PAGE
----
Users of Tencent Music’s Digital Collection Platform Demand Refund

Ever since Huanhe, a digital collection platform owned by Tencent, stopped distribution on August 16, Tencent Music Entertainment’s digital collection platform has also attracted users’ attention. Some have demanded a refund like Huanhe, China Blockchain News reported on September 1.

Recently, under the topics of “TME Digital Collection” and “Digital Collection” within the QQ Music App, refunds have become the central topic discussed by users.

TME’s digital collection platform was launched in August 2021. It has now stopped selling new digital collections for two months, as the last collection was sold on June 30. Before that, the platform’s products had been selling slowly.

One of the digital collections on TME (Source: TME)

One player said: “I haven’t paid attention to the platform for a long time, and I can’t even find the entrance. I can’t find the platform entrance when searching for ‘digital collections’!” There are also many users who are willing to sell the digital collections they bought before. However, at present, the transfer function of digital collections is in the process of “service upgrade,” and it is temporarily impossible to trade.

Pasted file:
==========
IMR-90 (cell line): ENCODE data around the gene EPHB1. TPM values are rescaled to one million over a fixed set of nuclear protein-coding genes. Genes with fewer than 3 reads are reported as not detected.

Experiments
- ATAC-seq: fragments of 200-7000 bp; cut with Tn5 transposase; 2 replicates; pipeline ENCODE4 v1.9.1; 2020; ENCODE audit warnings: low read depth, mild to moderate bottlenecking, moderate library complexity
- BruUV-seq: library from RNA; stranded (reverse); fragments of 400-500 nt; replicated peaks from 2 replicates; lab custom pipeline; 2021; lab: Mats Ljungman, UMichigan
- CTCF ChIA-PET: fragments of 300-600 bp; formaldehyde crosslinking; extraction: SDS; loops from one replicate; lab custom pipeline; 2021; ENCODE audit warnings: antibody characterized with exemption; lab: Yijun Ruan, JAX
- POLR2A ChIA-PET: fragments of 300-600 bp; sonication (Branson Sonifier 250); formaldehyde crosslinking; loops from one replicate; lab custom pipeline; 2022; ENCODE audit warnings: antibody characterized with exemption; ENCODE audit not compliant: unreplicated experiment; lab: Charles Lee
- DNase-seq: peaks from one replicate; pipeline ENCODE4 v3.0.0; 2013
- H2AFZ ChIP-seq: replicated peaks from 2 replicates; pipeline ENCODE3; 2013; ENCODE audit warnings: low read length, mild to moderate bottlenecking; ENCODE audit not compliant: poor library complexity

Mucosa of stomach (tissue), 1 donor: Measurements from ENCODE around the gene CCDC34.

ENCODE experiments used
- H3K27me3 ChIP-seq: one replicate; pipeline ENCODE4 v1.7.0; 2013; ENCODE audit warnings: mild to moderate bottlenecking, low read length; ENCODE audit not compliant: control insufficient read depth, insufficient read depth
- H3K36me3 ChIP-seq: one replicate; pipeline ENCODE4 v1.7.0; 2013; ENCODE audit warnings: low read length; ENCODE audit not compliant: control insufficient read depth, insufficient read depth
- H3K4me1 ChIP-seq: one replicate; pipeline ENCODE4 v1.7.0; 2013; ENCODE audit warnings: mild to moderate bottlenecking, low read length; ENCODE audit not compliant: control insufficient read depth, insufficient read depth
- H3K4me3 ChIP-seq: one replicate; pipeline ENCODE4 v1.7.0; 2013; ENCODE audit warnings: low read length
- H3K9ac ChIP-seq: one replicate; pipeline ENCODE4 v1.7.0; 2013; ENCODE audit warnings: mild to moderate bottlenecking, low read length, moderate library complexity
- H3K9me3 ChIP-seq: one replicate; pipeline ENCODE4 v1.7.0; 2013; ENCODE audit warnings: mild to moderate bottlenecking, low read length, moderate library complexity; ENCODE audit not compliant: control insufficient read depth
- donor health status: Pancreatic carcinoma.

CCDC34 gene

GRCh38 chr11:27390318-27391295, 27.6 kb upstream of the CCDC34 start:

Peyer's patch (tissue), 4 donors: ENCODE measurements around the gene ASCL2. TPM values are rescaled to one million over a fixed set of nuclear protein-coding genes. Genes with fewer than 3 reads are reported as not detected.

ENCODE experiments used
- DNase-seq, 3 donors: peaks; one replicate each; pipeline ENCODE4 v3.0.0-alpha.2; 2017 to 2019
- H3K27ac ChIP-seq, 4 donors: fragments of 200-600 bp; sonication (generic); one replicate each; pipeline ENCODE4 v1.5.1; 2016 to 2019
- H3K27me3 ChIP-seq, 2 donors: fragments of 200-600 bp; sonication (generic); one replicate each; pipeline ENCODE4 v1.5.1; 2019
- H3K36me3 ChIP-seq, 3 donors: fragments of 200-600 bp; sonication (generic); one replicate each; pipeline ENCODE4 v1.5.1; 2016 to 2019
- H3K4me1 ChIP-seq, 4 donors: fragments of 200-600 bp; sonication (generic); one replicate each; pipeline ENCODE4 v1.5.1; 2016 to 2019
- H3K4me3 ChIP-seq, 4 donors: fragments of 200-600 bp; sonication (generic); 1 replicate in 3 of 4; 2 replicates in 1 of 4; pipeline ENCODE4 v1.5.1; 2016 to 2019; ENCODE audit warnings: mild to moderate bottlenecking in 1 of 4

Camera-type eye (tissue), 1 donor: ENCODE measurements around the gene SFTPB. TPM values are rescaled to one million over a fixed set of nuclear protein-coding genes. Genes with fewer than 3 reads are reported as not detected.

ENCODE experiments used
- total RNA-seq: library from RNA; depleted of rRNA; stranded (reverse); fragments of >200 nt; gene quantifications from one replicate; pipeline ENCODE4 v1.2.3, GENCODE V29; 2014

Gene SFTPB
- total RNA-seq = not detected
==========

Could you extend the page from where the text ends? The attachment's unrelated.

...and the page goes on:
According to a notice previously issued by TME, the platform will support users to transfer existing collections to friends. Users can only initiate transfer to other users after owning any digital collection for 365 days.

Both belonging to Tencent, the platforms are quite similar. Huanhe has strict compliance requirements and does not support any transfer mode of digital collections, while TME supports a limited transfer function whereby users must hold it for 365 days before transferring it.

SEE ALSO: Tencent to Shut Down Digital Collection Trading Platform Huanhe

Industry analysts said that the slow sales of TME’s digital collections are caused by many factors. First, the digital collection industry has entered a cold winter. Second, the number of digital collection platforms has grown rapidly and competition has intensified. Third, TME requires harsh transfer conditions, and the digital collections have little mobility.